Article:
• [0032]
    [0032]FIG. 2 is a block diagram showing the electric circuit of -the three-dimensional camera.
  • [0033]
    The area sensor 22 may be either a CCD type or a MOS type. The area sensor 22 outputs photoelectric conversion signals indicating a light reception amount of each of a predetermined number of pixels in synchronization with a clock from an imaging driver 32. The photoelectric signals are subjected to sample and hold processing at an A/D converter 33 to be converted into digital light reception data. The light reception data are stored once in a light reception data memory 34 that serves as a buffer and then sent to a centroid operation circuit 35 sequentially by a set of the light reception data for one pixel.
  • [0034]
    In each of the graphs shown in FIGS. 4A and 4B, a set of light reception data for one pixel are plotted by dots and circles. In one centroid operation, the set of the light reception data for one pixel is an object for processing. In the present specification and claims, the set of the light reception data is sometimes referred to simply as “light reception data”.
  • [0035]
    Among the light reception data sequentially sent to the centroid operation circuit 35 by one set for one pixel in parallel with scanning, light reception data whose data value x is higher than a threshold value S are used for calculation of a temporal centroid in the centroid operation circuit 35. The calculated temporal centroid is accumulated in an output data memory 36 as a virtual centroid J′ and then transmitted to the host 5 via a CPU 31. The CPU 31 serves to set the threshold value S sent from the host 5 in a threshold value memory 37.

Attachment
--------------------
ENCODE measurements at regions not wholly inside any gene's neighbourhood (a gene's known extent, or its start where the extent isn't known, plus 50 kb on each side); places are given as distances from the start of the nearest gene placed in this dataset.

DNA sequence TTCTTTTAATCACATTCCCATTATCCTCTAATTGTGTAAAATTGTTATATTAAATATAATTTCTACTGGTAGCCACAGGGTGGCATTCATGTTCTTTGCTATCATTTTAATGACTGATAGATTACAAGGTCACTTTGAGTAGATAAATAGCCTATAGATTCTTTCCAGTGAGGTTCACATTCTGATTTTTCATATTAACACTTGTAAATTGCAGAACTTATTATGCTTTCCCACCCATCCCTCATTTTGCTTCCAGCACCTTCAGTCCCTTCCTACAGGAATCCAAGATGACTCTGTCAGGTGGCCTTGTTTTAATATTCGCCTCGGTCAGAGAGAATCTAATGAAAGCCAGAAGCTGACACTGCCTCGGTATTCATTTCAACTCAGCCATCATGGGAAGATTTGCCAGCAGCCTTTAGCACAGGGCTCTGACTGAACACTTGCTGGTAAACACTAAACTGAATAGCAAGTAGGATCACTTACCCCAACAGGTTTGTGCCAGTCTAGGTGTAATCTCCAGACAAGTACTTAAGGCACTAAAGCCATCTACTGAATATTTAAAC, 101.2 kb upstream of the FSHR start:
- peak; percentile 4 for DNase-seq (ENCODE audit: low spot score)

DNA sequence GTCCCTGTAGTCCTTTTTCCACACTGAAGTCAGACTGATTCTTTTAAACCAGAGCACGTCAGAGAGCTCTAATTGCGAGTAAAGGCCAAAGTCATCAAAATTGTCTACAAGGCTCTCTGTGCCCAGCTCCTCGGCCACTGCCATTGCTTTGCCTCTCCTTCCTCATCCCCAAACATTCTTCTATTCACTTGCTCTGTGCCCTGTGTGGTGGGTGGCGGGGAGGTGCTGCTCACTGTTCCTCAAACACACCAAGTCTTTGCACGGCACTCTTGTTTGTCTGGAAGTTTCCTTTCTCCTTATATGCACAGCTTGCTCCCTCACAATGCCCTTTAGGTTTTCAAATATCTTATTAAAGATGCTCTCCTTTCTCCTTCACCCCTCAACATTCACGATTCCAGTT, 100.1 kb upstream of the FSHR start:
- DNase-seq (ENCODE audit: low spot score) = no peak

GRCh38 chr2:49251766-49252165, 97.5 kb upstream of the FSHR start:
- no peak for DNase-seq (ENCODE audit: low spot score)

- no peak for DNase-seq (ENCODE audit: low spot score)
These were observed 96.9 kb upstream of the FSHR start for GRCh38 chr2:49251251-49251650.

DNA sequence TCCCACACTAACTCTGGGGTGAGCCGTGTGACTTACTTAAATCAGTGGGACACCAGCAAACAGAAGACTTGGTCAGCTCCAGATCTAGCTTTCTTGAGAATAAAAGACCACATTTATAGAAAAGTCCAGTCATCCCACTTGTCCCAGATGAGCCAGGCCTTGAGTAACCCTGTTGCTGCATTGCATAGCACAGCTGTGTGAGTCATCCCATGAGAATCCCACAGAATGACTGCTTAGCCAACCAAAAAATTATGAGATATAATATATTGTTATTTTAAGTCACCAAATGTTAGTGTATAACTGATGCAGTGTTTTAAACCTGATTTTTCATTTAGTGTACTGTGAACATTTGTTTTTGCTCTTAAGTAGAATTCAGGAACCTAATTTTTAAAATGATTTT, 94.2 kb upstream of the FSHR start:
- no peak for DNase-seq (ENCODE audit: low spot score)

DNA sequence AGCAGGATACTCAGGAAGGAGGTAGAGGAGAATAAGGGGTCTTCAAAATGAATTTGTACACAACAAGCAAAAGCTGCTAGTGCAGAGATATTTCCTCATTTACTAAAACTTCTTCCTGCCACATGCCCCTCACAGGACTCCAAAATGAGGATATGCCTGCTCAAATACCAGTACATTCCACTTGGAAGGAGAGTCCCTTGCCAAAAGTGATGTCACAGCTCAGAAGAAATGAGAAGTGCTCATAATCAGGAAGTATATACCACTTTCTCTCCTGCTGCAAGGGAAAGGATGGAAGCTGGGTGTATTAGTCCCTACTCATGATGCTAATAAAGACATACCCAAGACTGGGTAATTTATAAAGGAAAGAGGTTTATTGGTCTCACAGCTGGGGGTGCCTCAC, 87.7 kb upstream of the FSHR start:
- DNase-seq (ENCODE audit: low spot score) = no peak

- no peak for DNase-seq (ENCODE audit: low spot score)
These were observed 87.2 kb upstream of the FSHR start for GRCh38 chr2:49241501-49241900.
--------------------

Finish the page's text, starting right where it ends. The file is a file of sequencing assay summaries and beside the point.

• [0036]
    [0036]FIG. 3 is a block diagram showing the centroid operation circuit.
  • [0037]
    The centroid operation circuit 35 comprises a subtraction unit 351, a first addition unit 352, a second addition unit 353 and a division unit 354 and performs an operation for each of pixels in the area sensor 22 with respect to a set of the light reception data for a number of frames (a number of samplings).
  • [0038]
    The subtraction unit 351 serves to subtract the threshold value S from the light reception data value x to obtain a subtraction data value X and sends only positive subtraction data value to the first addition unit 352 and the second addition unit 353. Thus, part of the light reception data that exceeds the threshold value is extracted. Subtraction data value of a noted pixel in ith frame is represented by Xi (“i” represents a discrete value indicating a time elapsed from a start of scanning). The first addition unit 352 multiplies the subtraction data value Xi by time i and cumulates the obtained products. The second addition unit 353 cumulates the subtraction data value Xi. A cumulative value of the first addition unit 352 after finishing the cumulation of the last frame is divided by a cumulative value of the second addition unit 353 after finishing the cumulation of the last frame, and a temporal centroid thus obtained is output as a virtual centroid J′ to the host 5. The host 5 judges whether or not the virtual centroid J′ is correct.
  • [0039]